With apartments piling up on the market in Manhattan, isn't this the time to snap up the real estate equivalent of buying Champagne on a beer budget?

The savviest minds on Wall Street say it's not.

Even though prices have fallen around 20 percent as Wall Street's ranks have been thinned on fallout from the financial crisis and recession, top economists, strategist and analysts at the Reuters Investment Outlook Summit said they would be in no hurry to purchase a slice of the Big Apple.

Many expect prices to drop even more, as much as another 25 percent as unemployment rises.

Absolutely not, Nouriel Roubini, an economics professor at New York University who is known for his prescient call on the financial crisis that has gripped global markets over the past two years, said when asked if he would buy Manhattan real estate.

With all the job losses, whether it is Wall Street or otherwise, demand is very weak, Roubini said. I think prices are going to fall very sharply.

He sees Manhattan residential real estate prices dropping another 20 percent to 25 percent. Home prices in New York dropped 21 percent in the first quarter compared with a year ago, though they had held up relatively well until the second half of 2008 when financial markets seized up.

Greg Peters, global head of fixed income and economic research at Morgan Stanley, also predicts another 20 percent in New York City. Brooklyn, I would have down 30 percent, he said. Although I would move to Brooklyn before Manhattan, actually.

Robert Prechter, founder and president of Elliott Wave International in Gainesville, Georgia, and known for his prediction of the 1987 stock market crash, of Manhattan real estate said: I would probably put it on my list for an eventual bargain.

Up until the bankruptcy of Lehman Brothers Holdings Inc last September, New York City seemed immune to the real estate woes plaguing the rest of the country. The dominance in the Manhattan real estate market of cooperative apartments -- as opposed to condominiums -- that impose their own strict financial standards on buyers was seen as protecting the market against the foreclosures and repossessions that had already decimated other areas of the country.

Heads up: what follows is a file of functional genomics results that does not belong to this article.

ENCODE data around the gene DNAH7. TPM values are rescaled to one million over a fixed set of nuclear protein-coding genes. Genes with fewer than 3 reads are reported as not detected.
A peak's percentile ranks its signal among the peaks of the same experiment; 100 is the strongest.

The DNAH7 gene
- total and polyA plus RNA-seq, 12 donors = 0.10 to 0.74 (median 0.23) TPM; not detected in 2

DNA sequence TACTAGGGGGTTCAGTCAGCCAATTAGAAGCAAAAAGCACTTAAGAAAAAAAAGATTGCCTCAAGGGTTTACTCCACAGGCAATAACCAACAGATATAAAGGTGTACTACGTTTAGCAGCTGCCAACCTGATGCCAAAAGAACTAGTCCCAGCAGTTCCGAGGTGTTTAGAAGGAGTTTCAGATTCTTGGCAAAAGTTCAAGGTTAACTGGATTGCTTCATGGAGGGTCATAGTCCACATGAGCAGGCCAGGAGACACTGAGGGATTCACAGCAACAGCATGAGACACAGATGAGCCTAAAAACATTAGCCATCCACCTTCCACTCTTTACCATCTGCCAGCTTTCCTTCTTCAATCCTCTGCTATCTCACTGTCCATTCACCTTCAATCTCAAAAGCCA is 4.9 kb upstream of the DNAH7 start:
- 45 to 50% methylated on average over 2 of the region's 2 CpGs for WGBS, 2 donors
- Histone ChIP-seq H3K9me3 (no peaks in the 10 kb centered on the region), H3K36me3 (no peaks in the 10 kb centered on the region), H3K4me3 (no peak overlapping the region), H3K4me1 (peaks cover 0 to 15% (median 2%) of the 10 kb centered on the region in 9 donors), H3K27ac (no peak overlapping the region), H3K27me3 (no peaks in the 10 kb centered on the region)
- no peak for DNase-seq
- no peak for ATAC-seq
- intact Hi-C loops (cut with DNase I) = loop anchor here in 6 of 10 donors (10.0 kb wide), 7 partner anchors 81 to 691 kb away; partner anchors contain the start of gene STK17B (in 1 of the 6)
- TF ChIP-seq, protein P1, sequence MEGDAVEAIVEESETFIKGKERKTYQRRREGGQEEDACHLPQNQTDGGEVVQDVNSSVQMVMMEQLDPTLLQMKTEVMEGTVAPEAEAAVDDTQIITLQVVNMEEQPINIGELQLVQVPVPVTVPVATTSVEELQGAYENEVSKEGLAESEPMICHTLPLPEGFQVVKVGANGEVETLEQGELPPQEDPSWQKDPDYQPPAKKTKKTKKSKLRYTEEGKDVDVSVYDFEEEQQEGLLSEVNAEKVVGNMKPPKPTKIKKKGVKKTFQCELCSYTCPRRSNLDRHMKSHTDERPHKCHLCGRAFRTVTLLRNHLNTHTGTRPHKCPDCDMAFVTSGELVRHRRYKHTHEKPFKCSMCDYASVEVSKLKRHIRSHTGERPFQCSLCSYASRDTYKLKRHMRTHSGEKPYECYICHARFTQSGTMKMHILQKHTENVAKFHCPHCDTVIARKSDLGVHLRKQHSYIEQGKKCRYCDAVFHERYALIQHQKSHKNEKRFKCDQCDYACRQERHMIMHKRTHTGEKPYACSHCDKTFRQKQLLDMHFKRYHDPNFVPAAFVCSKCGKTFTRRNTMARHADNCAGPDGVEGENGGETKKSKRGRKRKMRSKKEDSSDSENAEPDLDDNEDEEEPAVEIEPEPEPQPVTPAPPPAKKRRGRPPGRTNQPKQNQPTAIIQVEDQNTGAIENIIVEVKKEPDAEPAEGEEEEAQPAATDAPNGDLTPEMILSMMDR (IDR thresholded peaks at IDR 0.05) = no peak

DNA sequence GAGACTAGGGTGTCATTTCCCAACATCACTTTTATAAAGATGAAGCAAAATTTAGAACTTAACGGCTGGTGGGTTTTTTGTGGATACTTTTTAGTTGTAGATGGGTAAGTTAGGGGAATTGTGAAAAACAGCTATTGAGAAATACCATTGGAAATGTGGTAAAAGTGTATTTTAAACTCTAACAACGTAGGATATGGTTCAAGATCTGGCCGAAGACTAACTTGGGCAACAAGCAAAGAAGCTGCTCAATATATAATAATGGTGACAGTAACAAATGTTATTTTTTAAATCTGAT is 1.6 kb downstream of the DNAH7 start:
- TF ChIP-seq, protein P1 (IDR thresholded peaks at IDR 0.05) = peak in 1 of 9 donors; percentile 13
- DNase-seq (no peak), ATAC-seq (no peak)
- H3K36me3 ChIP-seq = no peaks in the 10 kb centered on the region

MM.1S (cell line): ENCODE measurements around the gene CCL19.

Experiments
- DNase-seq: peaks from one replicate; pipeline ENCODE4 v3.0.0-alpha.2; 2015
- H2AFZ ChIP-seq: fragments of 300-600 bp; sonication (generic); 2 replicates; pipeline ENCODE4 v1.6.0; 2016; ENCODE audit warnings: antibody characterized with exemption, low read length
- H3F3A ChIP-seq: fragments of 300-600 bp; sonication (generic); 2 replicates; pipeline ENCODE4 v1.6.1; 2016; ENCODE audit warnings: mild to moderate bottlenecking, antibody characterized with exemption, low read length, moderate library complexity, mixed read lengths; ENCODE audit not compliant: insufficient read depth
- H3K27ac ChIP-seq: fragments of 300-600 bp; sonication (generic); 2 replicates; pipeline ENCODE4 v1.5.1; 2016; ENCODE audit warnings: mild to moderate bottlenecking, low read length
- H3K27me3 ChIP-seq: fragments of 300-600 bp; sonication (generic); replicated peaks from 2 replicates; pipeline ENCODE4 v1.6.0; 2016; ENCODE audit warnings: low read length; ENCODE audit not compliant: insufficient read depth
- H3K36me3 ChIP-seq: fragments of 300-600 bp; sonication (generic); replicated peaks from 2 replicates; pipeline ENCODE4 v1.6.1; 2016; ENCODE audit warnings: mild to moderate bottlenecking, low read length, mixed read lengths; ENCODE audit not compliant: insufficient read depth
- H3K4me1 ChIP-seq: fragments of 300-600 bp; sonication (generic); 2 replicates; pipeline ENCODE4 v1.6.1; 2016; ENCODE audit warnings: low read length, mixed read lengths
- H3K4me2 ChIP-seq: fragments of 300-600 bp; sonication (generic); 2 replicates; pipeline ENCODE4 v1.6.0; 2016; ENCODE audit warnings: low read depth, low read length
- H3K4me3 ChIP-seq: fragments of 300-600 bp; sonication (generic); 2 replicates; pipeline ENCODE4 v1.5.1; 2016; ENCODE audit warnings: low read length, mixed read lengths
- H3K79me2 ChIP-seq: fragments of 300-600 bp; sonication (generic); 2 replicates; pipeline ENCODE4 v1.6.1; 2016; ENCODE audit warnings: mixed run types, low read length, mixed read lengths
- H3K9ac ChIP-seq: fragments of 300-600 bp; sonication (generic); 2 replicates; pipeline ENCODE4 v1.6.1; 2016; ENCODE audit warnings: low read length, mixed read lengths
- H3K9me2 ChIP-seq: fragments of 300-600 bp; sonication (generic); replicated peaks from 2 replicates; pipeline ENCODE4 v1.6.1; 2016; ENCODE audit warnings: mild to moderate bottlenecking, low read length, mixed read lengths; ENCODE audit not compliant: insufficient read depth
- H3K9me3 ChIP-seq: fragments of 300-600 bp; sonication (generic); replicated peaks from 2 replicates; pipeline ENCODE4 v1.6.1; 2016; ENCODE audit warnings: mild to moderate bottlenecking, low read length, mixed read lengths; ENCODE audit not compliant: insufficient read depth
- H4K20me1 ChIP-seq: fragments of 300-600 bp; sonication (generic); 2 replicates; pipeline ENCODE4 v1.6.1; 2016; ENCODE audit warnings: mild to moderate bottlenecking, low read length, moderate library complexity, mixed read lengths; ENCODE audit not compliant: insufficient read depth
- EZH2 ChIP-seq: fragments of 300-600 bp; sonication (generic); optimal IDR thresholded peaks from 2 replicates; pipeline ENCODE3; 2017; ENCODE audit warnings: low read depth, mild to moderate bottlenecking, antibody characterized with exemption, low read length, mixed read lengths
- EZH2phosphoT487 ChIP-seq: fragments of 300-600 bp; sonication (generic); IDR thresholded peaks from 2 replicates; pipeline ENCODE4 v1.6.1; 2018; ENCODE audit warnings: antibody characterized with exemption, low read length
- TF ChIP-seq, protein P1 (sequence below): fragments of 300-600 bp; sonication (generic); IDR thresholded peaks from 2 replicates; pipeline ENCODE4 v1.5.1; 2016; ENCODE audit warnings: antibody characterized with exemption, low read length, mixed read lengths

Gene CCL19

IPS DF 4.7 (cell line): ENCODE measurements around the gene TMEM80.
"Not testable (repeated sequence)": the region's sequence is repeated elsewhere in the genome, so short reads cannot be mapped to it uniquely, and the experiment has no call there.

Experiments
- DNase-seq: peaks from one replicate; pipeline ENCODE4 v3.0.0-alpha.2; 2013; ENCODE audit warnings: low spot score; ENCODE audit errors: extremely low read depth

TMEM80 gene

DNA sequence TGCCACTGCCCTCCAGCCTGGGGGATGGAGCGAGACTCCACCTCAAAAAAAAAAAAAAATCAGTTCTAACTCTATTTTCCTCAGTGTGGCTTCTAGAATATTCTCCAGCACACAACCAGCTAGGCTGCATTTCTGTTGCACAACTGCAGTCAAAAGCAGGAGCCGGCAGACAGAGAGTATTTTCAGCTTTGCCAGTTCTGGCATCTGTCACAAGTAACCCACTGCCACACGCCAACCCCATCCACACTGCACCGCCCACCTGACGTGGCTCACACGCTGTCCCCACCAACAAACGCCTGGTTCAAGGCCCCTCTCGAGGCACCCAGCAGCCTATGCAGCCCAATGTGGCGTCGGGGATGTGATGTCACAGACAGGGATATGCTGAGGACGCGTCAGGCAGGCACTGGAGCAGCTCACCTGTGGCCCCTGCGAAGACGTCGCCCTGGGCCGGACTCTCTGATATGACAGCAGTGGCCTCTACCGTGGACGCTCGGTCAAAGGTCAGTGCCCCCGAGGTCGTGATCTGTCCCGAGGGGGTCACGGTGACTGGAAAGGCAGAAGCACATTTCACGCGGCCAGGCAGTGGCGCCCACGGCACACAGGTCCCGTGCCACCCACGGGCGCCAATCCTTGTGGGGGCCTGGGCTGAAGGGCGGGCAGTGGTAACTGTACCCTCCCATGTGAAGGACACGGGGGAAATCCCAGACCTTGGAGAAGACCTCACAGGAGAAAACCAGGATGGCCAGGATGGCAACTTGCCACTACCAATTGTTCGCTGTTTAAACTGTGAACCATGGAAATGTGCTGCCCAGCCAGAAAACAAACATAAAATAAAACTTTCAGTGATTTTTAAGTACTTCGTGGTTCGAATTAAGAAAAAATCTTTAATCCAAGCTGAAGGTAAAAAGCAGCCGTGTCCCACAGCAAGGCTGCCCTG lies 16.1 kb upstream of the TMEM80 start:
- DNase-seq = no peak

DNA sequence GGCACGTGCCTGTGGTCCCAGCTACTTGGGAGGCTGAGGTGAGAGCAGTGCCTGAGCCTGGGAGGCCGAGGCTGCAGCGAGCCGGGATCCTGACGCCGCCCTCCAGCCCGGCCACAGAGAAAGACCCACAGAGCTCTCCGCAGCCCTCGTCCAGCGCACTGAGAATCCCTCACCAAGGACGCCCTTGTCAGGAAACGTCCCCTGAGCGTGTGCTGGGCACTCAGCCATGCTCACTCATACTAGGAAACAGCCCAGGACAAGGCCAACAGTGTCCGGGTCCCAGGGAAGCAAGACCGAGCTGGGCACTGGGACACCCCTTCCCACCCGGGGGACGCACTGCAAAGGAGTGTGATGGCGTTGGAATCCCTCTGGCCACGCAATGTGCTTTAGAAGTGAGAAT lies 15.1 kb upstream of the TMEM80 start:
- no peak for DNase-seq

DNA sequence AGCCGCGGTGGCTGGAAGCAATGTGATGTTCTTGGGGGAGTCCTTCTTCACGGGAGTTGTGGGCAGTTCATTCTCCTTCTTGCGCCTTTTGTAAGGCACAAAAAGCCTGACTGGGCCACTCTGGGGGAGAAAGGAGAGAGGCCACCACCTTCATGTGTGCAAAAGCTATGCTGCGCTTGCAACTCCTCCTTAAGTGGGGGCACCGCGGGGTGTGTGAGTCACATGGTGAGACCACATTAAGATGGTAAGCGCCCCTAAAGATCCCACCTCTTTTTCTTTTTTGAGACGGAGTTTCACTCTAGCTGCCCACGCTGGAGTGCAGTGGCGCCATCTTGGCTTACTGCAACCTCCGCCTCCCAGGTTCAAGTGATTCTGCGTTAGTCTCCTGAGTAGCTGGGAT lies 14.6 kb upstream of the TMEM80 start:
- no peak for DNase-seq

But though Manhattan still hasn't experienced the wave of foreclosures seen in other areas, the golden days of ever-rising prices and rapid sales of multi-million-dollar apartments have evaporated.

The demise of Lehman and the disappearance of Bear Stearns Cos. and Merrill Lynch & Co. through distressed sales have transformed Wall Street.

The securities industry, which helped boost city and state tax surpluses in the last boom, has axed 21,800 jobs over the last year. And the heady days of year-end bonuses that financed the purchase of high-end apartments have fizzled out, leaving the real estate market holding the equivalent of a glass of warm, flat Champagne.

In a city where the securities industry accounts for almost 35 percent of all salaries and wages, New York's jobless rate climbed to 9 percent in May, its highest since October 1997 and up from 8 percent in April.

The pink slips have been felt.

The number of sales in new Manhattan apartment buildings dropped a whopping 71 percent in April from a year earlier [nN1497848].

And there may be more bad news to come.

If there's going to be higher taxes as we've seen proposed, you're going to have caps on bonuses or income, and this city is a little bit more dependent on Wall Street than a lot of other places, said Tobias Levkovich, Citigroup's chief equity strategist.

Reuters did find one interested party. Dino Kos, who previously ran the New York Federal Reserve Bank's markets desk and is now at research firm Portales Partners, told the Summit: If I had the money, yes. Yes, if I had the money. But I don't. Too many years working in the public sector -- public sector will do that to you.

(Editing by Leslie Adler)